Like stepping into a classy Wild West saloon, Gerties’ burlesque-lite show runs three times a night in summer – late-carousing locals prefer the midnight performance. It’s the perfect way to remember Dawson’s gritty but party-loving good old days.

Big night out in Dawson City, Yukon

Big night out in Dawson City, Yukon

BBC.com

When the Klondike Gold Rush kicked off in Canada’s Yukon in 1897, thousands of nugget-eyed North Americans trekked in for a slice of shiny pie.

Most remained empty-handed, but the influx triggered rapid development – especially in remote Dawson City. Raucous saloons, gambling dens and houses of ill repute sprang up, quickly transforming the fur traders’ bolt-hole into a 30,000-strong boomtown.

But once the easy gold was played out, Dawson’s fortunes sank faster than a pyrite bolder. After a few years, the population dropped below 5,000 and its empty clapboard buildings began to warp and fade.

Fast-forward and the dirt roads of Dawson are now a National Historic Site, populated by artsy locals and transient tree-planters. Charming visitors with its heritage buildings and authentic frontier town ambiance, one of its main attractions is a tasty round of old-school, character-packed watering holes.

From grunge-tastic dive bars to a wood-floored casino where dancing girls and Yukon Gold ale go hand-in-hand, a night out in Dawson – where the summer sun sets as late as 1 a.m. – is a glimpse of the days when sourdoughs (the nickname for locals) celebrated their glittering discoveries with a drink or three.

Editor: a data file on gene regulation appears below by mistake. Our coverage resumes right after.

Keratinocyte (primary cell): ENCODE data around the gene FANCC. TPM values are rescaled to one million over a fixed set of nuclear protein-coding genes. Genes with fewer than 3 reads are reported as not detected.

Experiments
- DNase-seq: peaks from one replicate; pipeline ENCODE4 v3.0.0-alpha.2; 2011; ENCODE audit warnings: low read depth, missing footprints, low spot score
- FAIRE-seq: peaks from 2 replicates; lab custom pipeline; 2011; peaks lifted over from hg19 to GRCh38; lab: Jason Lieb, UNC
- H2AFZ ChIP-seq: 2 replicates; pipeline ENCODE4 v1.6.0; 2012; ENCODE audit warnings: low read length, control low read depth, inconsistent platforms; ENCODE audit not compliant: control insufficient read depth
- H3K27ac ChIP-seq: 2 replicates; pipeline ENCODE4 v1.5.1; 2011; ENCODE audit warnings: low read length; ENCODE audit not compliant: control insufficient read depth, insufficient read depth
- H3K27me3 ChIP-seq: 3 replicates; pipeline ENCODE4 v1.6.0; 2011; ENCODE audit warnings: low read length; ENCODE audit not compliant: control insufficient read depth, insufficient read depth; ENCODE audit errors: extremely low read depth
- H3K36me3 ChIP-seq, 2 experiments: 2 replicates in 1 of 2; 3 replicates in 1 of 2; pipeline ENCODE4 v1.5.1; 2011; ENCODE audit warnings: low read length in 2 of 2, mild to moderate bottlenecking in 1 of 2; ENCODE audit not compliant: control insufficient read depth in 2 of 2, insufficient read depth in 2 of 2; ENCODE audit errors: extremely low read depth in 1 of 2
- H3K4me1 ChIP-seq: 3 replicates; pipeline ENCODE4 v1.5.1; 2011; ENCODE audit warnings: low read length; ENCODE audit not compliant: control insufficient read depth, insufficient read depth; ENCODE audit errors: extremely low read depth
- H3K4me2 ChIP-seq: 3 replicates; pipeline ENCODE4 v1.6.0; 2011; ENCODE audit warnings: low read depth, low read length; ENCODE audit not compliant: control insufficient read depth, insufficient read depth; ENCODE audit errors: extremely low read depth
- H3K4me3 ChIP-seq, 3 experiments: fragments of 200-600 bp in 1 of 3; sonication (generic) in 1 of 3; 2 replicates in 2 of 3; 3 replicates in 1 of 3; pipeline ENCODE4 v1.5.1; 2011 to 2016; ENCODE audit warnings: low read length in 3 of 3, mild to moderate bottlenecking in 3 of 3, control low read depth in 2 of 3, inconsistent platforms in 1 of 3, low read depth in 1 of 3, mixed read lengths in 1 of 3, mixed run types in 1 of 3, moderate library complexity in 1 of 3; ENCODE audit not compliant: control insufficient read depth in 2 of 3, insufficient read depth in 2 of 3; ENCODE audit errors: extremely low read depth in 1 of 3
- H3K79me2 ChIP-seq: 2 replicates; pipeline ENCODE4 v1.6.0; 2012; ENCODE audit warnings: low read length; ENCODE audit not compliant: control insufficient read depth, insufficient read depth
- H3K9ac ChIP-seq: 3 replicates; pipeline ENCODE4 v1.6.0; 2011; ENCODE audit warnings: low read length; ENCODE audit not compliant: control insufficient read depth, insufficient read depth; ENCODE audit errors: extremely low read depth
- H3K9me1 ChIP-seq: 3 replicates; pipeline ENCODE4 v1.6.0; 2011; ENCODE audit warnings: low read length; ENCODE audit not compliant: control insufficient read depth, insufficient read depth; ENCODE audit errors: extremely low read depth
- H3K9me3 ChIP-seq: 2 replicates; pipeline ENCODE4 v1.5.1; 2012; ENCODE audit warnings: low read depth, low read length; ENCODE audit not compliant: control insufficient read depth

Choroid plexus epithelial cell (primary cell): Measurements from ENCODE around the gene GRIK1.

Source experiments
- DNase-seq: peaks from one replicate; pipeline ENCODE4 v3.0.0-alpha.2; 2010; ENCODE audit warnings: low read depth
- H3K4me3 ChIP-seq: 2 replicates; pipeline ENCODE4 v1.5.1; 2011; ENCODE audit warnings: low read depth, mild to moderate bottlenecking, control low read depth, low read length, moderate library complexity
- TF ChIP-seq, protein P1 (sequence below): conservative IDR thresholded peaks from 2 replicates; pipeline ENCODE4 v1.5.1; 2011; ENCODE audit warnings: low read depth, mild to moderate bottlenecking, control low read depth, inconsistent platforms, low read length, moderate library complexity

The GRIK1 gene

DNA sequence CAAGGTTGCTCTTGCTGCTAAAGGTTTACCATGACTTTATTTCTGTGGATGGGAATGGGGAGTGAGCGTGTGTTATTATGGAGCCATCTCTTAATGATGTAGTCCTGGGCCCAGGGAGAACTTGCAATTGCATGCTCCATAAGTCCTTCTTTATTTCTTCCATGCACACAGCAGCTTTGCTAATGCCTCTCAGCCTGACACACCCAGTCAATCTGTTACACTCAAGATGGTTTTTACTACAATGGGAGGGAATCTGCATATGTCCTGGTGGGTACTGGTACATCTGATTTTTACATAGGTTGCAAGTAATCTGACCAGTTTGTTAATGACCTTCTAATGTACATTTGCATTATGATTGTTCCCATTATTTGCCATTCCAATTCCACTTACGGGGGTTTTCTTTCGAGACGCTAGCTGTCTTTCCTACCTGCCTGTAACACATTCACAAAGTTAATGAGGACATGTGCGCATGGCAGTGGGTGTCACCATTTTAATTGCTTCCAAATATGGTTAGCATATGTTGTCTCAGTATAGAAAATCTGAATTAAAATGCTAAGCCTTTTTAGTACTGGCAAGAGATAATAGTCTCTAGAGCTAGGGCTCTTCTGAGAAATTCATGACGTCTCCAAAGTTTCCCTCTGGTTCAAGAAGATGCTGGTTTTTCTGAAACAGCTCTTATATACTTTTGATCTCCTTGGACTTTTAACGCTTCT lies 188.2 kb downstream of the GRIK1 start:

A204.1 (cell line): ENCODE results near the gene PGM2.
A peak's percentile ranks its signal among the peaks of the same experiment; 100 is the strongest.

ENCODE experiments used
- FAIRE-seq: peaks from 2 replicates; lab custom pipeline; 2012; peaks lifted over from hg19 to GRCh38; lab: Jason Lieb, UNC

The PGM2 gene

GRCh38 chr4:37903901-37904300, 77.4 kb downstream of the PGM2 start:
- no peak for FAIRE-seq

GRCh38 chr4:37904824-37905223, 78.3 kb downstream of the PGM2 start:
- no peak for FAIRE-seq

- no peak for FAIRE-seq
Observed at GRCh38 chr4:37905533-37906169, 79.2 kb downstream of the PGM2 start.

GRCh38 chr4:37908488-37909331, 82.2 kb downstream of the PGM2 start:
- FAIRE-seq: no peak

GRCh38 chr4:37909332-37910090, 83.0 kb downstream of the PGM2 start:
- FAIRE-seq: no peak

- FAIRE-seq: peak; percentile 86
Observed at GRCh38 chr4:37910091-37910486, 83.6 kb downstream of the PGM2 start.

Toe-ing the line

The first stop for many is the swing-doored Sourdough Saloon in the red-painted Downtown Hotel (http://www.downtownhotel.ca). A cozy, flock-wallpapered tavern with an ever-busy pool table, its main lure is the Sourtoe Cocktail Club, a 40-year-old drinking game.

You buy your tipple (usually a slug of Yukon Jack whisky), sit at a table before a captain-hatted attendant then pay $5 to have a real, salt-preserved human toe dropped in your glass. The original toe was found in an old cabin. But due to theft, damage and an occasional swallowing, it’s been replaced over the years with donated digits.

Knocking it back, you have to let the gnarly, leather-brown toe touch your lips. That makes you a member of the 44,000-strong club – and you receive a certificate (and possibly an involuntary gag reflex) to prove it.

Deeper dives

One block away, the Midnight Sun Hotel (http://www.midnightsunhotel.com) is popular with hard-drinking Dawsonites. There are two bars here: a sweaty live music joint and a tin-ceilinged lounge lined with vinyl chairs, sticky tables and – on some nights – a crowd of regulars warbling karaoke soft rock of indeterminate vintage.